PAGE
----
A young university student leaving home for the first time and moving to a big city began to feel increasingly worried, was not sleeping well and finding it difficult to cope. He knew that there was something wrong but was afraid to talk about the way he was feeling. His friends noticed a change in him and were able to convince him to attend the student health service to see if they could help. He was diagnosed as suffering from depression, was given the help that he needed and made a full recovery.
This type of a story of people feeling depressed but being afraid to talk is not unusual. In this case talking about the problem resulted in the person seeking the help that he needed. He is now doing well, enjoying his studies and says that he is back to his usual self.
Depression is common and can affect anybody. This is why the World Health Organisation has launched a global campaign on depression today called Depression Let’s Talk. This is a worthwhile cause for every one of us to support because nobody is immune to depression.
Over 300 million people worldwide are living with depression. The prevalence of depression is rising and depression is now the leading cause of disability and ill health worldwide.
Many people living with depression do not seek help because of negative attitudes or prejudice against people with mental health difficulties.
Fear of self-disclosure about depression is sometimes compounded by a lack of political will from governments, who are often reluctant to commit funds to mental health or do not produce appropriate guidelines or legislation to protect the individual once they have disclosed their mental health difficulties. This makes it difficult for people with depression to seek the help they need to tackle this very treatable mental illness. It also makes it harder to tackle the many social and environmental factors that can cause depression.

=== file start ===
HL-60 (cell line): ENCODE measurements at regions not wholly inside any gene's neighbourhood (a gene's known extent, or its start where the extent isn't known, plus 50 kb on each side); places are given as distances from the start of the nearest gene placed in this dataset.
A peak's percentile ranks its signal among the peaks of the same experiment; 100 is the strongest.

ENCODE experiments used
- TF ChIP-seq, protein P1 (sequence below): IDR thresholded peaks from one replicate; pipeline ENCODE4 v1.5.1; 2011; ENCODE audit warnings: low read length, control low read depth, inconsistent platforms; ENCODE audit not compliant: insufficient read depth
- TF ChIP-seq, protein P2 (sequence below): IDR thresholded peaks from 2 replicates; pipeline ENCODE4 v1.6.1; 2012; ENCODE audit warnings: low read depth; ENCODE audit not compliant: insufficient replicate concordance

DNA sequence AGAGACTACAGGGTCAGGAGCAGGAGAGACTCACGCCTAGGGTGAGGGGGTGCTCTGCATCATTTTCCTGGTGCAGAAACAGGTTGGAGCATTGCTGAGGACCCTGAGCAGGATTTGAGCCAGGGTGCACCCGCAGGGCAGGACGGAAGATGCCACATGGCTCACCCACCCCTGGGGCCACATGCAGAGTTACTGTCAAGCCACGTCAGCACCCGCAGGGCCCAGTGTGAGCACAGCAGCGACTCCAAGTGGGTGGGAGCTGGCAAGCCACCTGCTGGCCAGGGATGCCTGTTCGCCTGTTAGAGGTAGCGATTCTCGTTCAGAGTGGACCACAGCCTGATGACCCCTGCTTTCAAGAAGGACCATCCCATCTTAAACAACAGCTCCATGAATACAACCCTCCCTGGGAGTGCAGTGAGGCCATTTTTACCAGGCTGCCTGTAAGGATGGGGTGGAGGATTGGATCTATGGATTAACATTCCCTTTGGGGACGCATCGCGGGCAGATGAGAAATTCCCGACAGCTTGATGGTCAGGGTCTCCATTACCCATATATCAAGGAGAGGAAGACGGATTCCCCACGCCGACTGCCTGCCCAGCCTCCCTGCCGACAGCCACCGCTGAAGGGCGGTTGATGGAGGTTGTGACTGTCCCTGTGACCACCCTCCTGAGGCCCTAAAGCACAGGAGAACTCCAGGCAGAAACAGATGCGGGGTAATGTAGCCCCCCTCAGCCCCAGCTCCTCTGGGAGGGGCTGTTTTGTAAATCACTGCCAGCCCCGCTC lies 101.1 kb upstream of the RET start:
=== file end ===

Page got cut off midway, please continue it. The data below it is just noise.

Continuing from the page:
As a doctor and mental health advocate I meet many people living with depression who want to talk about it their condition but are afraid. They are frightened that talking about depression and how it makes them feel will decrease their chances of success in life, or their chances of promotion at work. This is not right because anybody can develop depression and there are many effective treatments available. Early help is vital.
We can all play our part and work in partnership with the WHO and other organisations to support the Depression Let’s Talk campaign. WHO has provided a lot of useful materials on their website www.who.int/depression/en and has information about depression on Facebook https://www.facebook.com/WHO, Twitter https://twitter.com/WHO and YouTube https://www.youtube.com/user/who/.
Play your part in highlighting this global campaign.
Don’t hide, depression, let’s talk.
Professor Gabriel Ivbijaro MBE JP
MBBS FRCGP FWACPsych MMedSci MA IDFAPA
President WFMH (World Federation for Mental Health) & Chair The World Dignity Project
Medical Director, The Wood Street Medical Centre, 6 Linford Road, Walthamstow, London E17 3LA, UK
Tel: 020 8430 7715 Mobile: 07973 175955